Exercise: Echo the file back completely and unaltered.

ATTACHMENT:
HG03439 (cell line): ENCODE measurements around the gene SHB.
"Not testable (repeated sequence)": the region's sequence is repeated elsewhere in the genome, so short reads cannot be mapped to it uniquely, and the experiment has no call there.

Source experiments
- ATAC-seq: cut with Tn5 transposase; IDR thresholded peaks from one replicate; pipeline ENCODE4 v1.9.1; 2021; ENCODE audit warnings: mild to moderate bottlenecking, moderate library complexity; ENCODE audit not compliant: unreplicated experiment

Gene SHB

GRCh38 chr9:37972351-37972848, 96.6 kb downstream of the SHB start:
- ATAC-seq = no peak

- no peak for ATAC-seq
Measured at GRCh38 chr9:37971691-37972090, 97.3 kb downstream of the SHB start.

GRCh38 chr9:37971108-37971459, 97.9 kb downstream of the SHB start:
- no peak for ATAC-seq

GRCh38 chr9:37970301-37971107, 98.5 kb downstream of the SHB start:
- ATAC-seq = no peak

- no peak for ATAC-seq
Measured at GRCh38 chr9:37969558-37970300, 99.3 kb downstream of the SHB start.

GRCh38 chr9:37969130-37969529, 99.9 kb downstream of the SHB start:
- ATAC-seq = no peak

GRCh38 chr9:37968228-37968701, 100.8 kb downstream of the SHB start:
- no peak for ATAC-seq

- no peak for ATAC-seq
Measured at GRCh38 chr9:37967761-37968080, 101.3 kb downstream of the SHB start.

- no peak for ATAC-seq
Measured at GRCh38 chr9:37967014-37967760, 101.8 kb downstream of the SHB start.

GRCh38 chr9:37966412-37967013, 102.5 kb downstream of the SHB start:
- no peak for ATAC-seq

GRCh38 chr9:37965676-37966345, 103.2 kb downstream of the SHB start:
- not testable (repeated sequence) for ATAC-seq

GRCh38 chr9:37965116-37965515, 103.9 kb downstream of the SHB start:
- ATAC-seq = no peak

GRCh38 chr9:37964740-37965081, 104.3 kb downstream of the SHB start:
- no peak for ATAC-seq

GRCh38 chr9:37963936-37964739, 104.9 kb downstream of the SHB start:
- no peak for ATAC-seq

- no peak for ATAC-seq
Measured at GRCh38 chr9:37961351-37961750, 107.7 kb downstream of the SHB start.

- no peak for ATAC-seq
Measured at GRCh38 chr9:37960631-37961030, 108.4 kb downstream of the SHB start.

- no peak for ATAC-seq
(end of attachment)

HG03439 (cell line): ENCODE measurements around the gene SHB.
"Not testable (repeated sequence)": the region's sequence is repeated elsewhere in the genome, so short reads cannot be mapped to it uniquely, and the experiment has no call there.

Source experiments
- ATAC-seq: cut with Tn5 transposase; IDR thresholded peaks from one replicate; pipeline ENCODE4 v1.9.1; 2021; ENCODE audit warnings: mild to moderate bottlenecking, moderate library complexity; ENCODE audit not compliant: unreplicated experiment

Gene SHB

GRCh38 chr9:37972351-37972848, 96.6 kb downstream of the SHB start:
- ATAC-seq = no peak

- no peak for ATAC-seq
Measured at GRCh38 chr9:37971691-37972090, 97.3 kb downstream of the SHB start.

GRCh38 chr9:37971108-37971459, 97.9 kb downstream of the SHB start:
- no peak for ATAC-seq

GRCh38 chr9:37970301-37971107, 98.5 kb downstream of the SHB start:
- ATAC-seq = no peak

- no peak for ATAC-seq
Measured at GRCh38 chr9:37969558-37970300, 99.3 kb downstream of the SHB start.

GRCh38 chr9:37969130-37969529, 99.9 kb downstream of the SHB start:
- ATAC-seq = no peak

GRCh38 chr9:37968228-37968701, 100.8 kb downstream of the SHB start:
- no peak for ATAC-seq

- no peak for ATAC-seq
Measured at GRCh38 chr9:37967761-37968080, 101.3 kb downstream of the SHB start.

- no peak for ATAC-seq
Measured at GRCh38 chr9:37967014-37967760, 101.8 kb downstream of the SHB start.

GRCh38 chr9:37966412-37967013, 102.5 kb downstream of the SHB start:
- no peak for ATAC-seq

GRCh38 chr9:37965676-37966345, 103.2 kb downstream of the SHB start:
- not testable (repeated sequence) for ATAC-seq

GRCh38 chr9:37965116-37965515, 103.9 kb downstream of the SHB start:
- ATAC-seq = no peak

GRCh38 chr9:37964740-37965081, 104.3 kb downstream of the SHB start:
- no peak for ATAC-seq

GRCh38 chr9:37963936-37964739, 104.9 kb downstream of the SHB start:
- no peak for ATAC-seq

- no peak for ATAC-seq
Measured at GRCh38 chr9:37961351-37961750, 107.7 kb downstream of the SHB start.

- no peak for ATAC-seq
Measured at GRCh38 chr9:37960631-37961030, 108.4 kb downstream of the SHB start.

- no peak for ATAC-seq